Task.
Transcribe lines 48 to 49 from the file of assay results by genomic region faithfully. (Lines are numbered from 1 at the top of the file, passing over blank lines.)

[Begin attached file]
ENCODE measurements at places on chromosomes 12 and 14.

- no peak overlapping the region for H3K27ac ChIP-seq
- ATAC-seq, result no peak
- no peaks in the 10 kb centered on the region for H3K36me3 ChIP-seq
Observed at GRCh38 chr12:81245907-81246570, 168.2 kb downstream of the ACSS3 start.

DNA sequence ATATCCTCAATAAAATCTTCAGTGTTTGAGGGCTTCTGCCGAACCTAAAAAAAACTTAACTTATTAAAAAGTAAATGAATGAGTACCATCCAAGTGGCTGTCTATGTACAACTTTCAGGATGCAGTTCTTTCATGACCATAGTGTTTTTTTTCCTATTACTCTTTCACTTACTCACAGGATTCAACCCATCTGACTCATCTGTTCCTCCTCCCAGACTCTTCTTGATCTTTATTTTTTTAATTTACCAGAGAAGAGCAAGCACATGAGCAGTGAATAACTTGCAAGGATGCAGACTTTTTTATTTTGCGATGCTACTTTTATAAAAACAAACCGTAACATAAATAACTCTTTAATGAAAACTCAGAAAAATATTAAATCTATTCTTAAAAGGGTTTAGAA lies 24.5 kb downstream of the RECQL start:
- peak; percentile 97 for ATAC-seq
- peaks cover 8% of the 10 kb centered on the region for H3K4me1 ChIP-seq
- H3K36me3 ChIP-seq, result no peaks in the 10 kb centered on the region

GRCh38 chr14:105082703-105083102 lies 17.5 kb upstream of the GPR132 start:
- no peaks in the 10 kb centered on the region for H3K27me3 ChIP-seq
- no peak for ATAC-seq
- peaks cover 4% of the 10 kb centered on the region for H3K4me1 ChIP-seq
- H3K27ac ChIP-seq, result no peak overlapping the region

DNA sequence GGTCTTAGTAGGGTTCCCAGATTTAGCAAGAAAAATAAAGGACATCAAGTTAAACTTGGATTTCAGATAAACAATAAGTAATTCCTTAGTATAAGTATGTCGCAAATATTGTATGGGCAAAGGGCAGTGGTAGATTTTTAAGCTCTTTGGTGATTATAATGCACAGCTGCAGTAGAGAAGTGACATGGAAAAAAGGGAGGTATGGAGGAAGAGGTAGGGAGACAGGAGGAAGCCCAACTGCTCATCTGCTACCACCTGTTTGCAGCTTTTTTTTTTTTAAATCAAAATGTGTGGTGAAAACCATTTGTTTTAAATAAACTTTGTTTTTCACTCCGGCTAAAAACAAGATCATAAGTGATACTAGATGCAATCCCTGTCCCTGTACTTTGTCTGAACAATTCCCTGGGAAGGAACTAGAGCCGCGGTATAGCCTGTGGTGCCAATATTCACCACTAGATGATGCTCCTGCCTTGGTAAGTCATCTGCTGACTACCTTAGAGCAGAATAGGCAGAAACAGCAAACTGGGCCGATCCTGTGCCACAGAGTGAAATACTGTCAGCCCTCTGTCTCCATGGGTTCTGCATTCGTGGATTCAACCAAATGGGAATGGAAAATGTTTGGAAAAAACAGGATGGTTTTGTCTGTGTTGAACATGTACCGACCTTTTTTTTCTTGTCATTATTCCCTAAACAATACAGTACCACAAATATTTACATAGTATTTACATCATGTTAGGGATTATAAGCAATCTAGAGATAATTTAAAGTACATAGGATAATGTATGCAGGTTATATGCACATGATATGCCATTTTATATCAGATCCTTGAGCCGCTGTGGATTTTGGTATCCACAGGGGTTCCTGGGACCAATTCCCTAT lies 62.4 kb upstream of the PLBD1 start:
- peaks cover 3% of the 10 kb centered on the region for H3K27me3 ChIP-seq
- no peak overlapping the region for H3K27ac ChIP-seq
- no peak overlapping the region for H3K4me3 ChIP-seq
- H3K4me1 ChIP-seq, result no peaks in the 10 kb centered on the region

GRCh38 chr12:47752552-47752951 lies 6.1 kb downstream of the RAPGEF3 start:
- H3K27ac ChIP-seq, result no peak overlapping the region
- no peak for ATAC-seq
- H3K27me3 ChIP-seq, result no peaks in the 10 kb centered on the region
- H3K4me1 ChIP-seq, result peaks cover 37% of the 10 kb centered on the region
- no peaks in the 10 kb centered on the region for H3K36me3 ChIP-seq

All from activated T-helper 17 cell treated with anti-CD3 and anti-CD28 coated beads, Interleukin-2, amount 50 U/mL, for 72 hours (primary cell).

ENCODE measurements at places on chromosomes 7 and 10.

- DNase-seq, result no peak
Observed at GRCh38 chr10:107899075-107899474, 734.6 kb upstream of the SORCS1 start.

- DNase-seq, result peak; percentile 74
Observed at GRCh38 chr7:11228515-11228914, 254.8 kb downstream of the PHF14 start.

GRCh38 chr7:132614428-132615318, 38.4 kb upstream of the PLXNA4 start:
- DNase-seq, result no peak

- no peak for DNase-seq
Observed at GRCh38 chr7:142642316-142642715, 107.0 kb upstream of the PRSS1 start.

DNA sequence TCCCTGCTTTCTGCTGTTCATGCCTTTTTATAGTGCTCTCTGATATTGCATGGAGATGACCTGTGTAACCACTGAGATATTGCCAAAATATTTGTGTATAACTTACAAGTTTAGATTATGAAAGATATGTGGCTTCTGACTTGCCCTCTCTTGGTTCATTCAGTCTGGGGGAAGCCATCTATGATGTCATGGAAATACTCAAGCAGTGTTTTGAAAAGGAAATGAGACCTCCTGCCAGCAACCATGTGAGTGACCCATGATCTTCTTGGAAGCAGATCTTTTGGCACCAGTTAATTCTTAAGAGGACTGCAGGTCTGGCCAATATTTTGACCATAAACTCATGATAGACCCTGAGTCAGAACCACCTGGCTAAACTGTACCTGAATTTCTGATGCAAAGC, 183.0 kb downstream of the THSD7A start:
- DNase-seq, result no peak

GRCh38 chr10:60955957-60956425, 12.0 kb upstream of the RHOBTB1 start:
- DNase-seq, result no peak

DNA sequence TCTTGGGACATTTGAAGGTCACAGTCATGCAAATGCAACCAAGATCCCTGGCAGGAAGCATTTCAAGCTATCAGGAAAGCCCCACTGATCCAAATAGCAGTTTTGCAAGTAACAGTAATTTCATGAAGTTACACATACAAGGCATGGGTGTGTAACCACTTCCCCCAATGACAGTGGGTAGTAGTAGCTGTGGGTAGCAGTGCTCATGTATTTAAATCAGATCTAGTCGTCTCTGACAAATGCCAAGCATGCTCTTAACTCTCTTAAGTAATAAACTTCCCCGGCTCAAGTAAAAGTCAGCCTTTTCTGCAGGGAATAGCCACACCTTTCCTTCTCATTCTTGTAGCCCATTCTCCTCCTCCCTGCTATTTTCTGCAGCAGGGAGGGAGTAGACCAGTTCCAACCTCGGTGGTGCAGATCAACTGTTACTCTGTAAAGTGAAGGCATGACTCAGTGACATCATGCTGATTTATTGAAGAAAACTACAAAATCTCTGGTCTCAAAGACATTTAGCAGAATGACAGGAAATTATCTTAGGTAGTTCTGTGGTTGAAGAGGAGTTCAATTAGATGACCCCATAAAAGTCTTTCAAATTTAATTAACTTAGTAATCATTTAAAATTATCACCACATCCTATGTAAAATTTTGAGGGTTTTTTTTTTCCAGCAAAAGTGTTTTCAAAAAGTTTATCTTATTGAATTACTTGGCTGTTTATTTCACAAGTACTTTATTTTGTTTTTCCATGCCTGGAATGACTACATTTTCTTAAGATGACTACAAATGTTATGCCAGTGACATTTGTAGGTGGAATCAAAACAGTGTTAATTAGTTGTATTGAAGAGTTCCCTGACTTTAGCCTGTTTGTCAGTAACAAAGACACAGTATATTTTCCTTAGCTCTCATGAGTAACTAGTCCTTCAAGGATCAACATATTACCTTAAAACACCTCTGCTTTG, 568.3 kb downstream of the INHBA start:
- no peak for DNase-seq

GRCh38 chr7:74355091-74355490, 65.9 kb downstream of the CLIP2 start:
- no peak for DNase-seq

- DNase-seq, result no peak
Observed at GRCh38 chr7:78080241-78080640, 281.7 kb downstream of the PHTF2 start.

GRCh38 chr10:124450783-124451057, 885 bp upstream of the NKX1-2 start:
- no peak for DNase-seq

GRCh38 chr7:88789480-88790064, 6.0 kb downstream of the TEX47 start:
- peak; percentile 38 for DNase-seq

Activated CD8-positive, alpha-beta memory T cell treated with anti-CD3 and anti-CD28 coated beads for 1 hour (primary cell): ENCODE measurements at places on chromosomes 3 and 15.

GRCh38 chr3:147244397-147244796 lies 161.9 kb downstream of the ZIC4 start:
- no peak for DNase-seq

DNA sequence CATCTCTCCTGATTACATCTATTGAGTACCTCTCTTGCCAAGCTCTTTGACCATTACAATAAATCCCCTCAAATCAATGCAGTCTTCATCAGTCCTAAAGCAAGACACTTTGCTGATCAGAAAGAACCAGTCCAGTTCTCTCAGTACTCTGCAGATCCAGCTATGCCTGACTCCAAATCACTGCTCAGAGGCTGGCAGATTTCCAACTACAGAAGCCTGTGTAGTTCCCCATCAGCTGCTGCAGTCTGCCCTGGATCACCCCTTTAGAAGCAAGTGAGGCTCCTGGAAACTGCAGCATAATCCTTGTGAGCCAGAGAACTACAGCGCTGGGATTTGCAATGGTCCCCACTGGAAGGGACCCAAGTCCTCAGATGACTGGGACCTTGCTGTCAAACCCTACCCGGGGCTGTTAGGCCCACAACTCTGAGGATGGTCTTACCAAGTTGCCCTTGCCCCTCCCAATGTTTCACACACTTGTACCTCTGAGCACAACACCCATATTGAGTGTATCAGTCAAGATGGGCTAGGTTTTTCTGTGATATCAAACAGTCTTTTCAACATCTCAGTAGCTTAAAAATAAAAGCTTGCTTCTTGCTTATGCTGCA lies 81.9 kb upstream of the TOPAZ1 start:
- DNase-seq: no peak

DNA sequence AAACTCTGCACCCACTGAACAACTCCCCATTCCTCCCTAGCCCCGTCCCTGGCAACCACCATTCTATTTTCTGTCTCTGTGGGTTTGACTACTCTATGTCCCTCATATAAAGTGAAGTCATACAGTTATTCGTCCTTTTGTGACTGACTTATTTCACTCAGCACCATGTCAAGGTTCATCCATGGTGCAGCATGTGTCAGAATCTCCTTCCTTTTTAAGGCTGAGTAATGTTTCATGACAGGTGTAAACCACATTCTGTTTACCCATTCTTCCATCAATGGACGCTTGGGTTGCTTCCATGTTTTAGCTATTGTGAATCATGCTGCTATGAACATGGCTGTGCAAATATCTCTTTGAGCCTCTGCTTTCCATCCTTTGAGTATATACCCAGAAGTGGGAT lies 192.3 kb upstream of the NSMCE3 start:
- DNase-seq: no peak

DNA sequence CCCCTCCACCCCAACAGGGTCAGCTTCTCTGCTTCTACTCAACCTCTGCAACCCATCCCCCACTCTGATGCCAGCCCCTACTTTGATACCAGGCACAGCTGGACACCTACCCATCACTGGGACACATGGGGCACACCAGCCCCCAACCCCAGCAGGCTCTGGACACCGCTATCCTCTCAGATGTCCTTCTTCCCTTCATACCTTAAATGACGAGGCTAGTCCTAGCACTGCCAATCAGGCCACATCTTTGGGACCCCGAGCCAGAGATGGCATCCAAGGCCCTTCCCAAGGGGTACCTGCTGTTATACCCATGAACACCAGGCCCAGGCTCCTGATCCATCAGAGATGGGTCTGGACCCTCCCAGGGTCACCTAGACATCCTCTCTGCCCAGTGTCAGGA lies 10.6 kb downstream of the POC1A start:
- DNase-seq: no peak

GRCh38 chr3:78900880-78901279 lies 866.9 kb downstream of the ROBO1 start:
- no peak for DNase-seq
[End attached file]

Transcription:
GRCh38 chr7:88789480-88790064, 6.0 kb downstream of the TEX47 start:
- peak; percentile 38 for DNase-seq